Running on Empty Sounds Poetic but I Wouldn’t Recommend It

August 4, 2014 § Leave a comment

Bliss
August 4,2014

“I think we should start praying.”

Boy, is that something you don’t want to wake up to.

ReadWriteBliss-WelcomeToTexas

My eyes flew open. I’d only closed them for a second. I looked around for a burning church or a jack-knifed 18-wheeler.

“What’s going on?” I said.

“My gas light just came on,” Martha said. “And we’re twenty miles outside of Big Spring.”

Twenty miles from a gas station, in other words. I knew we should have gassed up in Lamesa when the tank was still a quarter full. But oh, no. Martha said we were all right to make it to Big Spring, because she’s driven on fumes before and it was just fine. This from the woman who gets her oil changed every three months on the dot and whose trunk was crammed full with a real full-sized spare tire instead of a donut and who carefully planned this route to San Antonio through every small town in the state to eliminate a Texas Chainsaw Massacre scenario.

Martha's well-worn handwritten directions to San Antonio.

Martha’s well-worn handwritten directions to San Antonio.

I’m all for a little adventure a la Thelma & Louise but two grown-ass women running out of gas on the way to San Antonio and the Romance Writers of America conference was not how I wanted to play this out.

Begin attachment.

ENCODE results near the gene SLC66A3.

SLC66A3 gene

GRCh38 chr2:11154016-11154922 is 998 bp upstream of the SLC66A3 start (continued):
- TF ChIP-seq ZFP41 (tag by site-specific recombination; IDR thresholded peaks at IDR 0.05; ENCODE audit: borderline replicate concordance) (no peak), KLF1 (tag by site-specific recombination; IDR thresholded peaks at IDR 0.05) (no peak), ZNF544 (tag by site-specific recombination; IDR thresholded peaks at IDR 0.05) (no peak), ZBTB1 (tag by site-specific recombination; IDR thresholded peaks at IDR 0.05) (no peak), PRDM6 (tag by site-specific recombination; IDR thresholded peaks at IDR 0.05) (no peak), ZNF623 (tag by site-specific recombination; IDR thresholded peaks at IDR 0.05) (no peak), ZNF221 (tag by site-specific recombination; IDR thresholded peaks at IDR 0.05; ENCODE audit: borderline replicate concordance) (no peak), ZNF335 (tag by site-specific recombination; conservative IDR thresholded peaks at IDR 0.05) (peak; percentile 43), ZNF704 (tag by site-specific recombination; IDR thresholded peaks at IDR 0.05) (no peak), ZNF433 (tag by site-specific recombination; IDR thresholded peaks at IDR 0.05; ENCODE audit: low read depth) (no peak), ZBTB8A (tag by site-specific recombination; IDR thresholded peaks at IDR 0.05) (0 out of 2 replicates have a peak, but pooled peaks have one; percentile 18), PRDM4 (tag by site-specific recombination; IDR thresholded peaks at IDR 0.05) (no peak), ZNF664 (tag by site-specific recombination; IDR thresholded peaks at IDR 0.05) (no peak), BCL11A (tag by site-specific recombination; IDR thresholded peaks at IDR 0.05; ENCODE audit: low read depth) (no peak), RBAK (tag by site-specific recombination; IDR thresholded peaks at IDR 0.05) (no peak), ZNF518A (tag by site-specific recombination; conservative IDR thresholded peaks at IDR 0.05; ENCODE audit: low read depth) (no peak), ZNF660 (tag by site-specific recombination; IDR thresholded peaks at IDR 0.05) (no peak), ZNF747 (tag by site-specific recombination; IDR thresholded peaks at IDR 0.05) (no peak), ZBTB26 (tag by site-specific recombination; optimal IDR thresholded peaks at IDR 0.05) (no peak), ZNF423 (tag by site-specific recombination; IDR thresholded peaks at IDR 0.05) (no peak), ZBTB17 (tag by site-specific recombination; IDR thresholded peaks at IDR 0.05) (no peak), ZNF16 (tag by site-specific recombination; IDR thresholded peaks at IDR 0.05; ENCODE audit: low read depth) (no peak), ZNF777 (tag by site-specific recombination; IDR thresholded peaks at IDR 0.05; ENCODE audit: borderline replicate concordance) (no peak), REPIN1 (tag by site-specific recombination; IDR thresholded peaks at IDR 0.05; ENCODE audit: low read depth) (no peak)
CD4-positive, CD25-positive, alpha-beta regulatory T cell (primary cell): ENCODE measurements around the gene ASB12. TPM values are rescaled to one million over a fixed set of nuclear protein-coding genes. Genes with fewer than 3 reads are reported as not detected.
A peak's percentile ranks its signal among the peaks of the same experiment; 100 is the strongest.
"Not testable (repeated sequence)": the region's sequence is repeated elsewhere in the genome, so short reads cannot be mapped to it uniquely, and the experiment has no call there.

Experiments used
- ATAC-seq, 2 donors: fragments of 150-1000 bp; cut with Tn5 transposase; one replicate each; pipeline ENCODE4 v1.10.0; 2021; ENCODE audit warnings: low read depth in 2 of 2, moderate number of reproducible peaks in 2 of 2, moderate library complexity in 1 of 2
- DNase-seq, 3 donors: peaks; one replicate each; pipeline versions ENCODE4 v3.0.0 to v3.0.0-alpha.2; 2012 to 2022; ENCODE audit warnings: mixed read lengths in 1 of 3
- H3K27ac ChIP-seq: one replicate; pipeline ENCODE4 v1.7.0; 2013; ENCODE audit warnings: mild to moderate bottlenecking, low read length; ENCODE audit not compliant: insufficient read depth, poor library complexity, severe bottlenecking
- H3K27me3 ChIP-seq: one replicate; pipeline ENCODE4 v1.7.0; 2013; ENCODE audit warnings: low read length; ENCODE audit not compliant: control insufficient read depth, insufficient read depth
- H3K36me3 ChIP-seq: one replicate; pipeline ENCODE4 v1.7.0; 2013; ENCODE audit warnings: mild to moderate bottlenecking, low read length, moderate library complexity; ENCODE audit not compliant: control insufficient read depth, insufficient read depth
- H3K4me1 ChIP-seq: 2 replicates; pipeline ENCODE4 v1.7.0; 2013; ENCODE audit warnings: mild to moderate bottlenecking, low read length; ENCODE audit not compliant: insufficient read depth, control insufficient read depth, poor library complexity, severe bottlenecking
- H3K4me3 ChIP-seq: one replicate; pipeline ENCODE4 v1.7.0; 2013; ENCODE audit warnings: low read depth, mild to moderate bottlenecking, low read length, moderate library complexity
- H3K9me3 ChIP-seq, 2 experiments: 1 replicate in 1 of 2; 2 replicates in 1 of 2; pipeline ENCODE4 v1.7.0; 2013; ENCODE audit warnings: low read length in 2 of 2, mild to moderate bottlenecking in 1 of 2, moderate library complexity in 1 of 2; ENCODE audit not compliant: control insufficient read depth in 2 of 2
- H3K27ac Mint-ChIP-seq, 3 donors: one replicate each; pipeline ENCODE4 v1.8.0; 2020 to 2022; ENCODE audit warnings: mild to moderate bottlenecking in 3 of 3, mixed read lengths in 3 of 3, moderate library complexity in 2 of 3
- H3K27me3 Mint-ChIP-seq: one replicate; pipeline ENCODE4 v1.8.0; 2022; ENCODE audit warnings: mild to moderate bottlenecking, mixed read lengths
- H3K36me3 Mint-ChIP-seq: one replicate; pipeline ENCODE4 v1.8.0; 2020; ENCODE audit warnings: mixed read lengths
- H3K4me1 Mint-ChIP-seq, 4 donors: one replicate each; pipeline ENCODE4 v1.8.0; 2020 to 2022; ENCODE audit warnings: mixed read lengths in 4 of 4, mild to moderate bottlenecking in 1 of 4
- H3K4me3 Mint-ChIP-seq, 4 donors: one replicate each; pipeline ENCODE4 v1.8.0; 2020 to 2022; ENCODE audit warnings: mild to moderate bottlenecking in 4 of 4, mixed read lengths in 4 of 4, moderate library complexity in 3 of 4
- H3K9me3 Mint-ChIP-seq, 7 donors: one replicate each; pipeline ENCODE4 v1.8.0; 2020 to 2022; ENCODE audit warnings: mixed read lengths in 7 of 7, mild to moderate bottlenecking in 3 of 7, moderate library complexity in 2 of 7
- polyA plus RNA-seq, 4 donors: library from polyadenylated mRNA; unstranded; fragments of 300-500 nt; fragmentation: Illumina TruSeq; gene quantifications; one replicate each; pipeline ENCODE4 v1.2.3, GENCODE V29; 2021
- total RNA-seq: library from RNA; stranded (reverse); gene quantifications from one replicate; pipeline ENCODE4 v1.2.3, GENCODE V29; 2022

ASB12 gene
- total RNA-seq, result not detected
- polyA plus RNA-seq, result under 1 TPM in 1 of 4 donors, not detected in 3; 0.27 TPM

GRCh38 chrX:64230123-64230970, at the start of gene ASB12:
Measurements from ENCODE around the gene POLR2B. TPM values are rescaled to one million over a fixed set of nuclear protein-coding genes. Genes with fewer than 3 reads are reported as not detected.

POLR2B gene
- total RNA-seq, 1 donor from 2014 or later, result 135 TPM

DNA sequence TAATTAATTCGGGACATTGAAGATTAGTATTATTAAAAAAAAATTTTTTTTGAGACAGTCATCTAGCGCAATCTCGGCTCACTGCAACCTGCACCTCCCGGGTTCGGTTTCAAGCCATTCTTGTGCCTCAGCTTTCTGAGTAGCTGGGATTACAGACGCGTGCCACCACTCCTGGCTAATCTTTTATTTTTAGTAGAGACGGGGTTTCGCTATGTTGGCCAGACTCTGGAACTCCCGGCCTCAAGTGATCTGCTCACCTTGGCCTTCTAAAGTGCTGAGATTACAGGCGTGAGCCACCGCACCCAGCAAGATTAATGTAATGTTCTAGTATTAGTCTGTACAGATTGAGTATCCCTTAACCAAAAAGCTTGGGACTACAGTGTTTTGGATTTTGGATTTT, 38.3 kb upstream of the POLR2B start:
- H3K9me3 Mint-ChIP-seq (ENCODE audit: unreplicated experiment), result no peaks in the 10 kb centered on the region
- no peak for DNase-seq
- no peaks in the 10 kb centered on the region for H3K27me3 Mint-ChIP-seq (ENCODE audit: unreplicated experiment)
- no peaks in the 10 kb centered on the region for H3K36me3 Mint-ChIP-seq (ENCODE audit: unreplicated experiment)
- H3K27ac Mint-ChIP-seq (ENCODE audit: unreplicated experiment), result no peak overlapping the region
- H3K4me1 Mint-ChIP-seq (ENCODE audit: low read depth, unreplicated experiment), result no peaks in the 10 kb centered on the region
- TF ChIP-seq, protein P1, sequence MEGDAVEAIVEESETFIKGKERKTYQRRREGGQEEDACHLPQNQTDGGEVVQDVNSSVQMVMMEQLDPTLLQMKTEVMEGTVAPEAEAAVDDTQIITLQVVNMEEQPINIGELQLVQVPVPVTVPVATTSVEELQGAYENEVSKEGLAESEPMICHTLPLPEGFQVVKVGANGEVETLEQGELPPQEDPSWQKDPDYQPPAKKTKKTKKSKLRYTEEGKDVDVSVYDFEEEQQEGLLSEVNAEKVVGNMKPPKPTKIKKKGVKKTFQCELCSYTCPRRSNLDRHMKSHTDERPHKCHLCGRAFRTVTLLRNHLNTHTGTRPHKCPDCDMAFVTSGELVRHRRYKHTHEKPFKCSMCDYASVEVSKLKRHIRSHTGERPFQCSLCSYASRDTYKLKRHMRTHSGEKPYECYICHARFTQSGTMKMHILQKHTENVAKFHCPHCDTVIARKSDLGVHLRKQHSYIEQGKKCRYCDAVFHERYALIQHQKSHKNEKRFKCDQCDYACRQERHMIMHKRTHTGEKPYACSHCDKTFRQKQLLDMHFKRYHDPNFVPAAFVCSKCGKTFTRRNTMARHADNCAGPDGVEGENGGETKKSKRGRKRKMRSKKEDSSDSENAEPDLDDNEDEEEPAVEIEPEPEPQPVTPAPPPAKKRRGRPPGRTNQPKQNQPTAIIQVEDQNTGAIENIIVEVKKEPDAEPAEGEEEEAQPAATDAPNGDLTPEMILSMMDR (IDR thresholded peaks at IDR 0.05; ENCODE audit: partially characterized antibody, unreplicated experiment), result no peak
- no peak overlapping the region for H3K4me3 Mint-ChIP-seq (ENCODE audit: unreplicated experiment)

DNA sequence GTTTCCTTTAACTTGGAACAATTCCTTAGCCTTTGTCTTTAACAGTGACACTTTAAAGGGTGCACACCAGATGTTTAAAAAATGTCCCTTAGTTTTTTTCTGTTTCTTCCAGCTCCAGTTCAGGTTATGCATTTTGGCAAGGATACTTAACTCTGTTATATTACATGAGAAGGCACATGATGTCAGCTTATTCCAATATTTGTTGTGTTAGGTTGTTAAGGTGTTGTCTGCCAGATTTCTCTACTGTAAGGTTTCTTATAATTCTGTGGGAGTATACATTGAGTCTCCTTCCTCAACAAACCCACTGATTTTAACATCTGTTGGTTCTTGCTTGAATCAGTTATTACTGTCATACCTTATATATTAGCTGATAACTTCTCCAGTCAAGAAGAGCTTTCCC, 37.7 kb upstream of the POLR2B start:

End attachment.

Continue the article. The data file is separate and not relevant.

It got real quiet in that car. Martha was praying and I was reciting Louise Hay’s “all is well the universe is taking care of me” mantra like I had a broken record inside my head.

When we headed over that bridge into Big Spring, flying past the reduced speed limit sign, Martha was like “F**k that. I ain’t stopping and I ain’t slowing down. Come on, Chevron station. Come to Mama!”

The Chevron sign came into view and we were like “hallelujah.” Literally. Like for real. “Hallelujah, baby” as we rolled up to the open gas pump.

ReadWriteBliss-Chevron

I’m sure people were wondering why we tumbled out of the car, laughing hysterically.

This was taken right as we pulled up to the gas pump.

This was taken right as we pulled up to the gas pump.

Martha said, “No more of that. From now on, we are never going below a quarter tank again.”

“Yeah, I think the risk-taking portion of this trip is over,” I said. After all, I had a book to pitch.

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